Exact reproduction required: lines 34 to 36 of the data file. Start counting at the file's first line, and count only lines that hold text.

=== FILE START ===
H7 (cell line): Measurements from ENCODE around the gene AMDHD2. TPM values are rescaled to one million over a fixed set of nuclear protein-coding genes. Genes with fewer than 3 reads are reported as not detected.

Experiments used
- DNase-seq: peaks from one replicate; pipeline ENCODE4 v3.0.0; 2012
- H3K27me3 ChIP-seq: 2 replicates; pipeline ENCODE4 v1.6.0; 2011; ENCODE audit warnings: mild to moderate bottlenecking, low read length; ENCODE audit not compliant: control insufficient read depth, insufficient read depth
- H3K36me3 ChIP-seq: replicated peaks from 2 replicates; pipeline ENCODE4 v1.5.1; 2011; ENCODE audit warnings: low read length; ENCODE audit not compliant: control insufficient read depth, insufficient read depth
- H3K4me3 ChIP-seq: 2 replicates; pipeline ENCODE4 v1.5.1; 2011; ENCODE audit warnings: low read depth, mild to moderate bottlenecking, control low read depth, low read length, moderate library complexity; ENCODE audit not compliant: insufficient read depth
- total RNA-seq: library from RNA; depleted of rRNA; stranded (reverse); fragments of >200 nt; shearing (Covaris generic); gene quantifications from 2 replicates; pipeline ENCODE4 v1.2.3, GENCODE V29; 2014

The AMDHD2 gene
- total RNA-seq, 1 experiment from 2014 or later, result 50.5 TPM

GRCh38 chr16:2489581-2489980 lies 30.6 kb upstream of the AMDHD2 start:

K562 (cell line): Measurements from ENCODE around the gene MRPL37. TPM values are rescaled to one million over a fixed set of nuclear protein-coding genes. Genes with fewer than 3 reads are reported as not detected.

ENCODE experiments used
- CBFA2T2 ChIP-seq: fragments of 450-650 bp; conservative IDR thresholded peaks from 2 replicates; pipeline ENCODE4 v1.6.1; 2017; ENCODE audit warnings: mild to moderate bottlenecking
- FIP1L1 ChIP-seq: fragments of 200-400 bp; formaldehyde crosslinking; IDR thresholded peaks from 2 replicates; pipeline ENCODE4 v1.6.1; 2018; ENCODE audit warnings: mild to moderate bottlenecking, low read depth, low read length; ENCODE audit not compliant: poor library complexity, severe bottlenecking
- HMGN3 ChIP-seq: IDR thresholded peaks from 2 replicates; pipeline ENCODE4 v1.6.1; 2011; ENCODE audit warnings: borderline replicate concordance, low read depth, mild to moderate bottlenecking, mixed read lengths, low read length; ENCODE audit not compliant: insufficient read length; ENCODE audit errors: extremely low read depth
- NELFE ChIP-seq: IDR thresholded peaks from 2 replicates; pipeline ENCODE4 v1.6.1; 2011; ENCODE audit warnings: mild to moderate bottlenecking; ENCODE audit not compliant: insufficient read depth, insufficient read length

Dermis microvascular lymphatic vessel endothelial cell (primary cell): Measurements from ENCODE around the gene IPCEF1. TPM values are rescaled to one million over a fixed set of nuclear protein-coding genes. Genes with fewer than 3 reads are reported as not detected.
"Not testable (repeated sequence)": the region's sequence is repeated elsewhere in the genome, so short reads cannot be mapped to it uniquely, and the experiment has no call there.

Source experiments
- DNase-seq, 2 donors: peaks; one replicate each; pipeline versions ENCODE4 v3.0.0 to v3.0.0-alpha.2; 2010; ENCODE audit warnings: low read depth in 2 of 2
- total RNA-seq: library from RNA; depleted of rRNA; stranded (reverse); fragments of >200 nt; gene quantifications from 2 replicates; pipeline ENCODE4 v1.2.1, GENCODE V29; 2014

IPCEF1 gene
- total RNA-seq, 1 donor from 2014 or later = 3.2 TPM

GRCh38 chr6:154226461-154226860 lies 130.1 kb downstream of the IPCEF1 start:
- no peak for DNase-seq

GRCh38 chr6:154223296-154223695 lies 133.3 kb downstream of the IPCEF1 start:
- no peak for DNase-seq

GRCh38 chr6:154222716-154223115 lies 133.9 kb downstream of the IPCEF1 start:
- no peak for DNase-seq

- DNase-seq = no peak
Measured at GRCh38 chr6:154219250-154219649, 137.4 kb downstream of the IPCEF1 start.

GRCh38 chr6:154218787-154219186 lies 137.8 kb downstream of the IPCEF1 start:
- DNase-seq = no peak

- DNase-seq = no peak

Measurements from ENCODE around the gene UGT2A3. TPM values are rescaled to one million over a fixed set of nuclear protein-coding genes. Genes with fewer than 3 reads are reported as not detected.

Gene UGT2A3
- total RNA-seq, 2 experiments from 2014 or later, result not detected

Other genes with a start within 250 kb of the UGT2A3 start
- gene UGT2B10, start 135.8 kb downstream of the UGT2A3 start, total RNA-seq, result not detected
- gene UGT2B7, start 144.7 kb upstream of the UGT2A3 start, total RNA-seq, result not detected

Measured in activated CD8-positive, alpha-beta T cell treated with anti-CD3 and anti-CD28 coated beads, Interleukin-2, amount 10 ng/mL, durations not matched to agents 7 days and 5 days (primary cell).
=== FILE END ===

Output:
- DNase-seq = no peak

Measurements from ENCODE around the gene UGT2A3. TPM values are rescaled to one million over a fixed set of nuclear protein-coding genes. Genes with fewer than 3 reads are reported as not detected.

Gene UGT2A3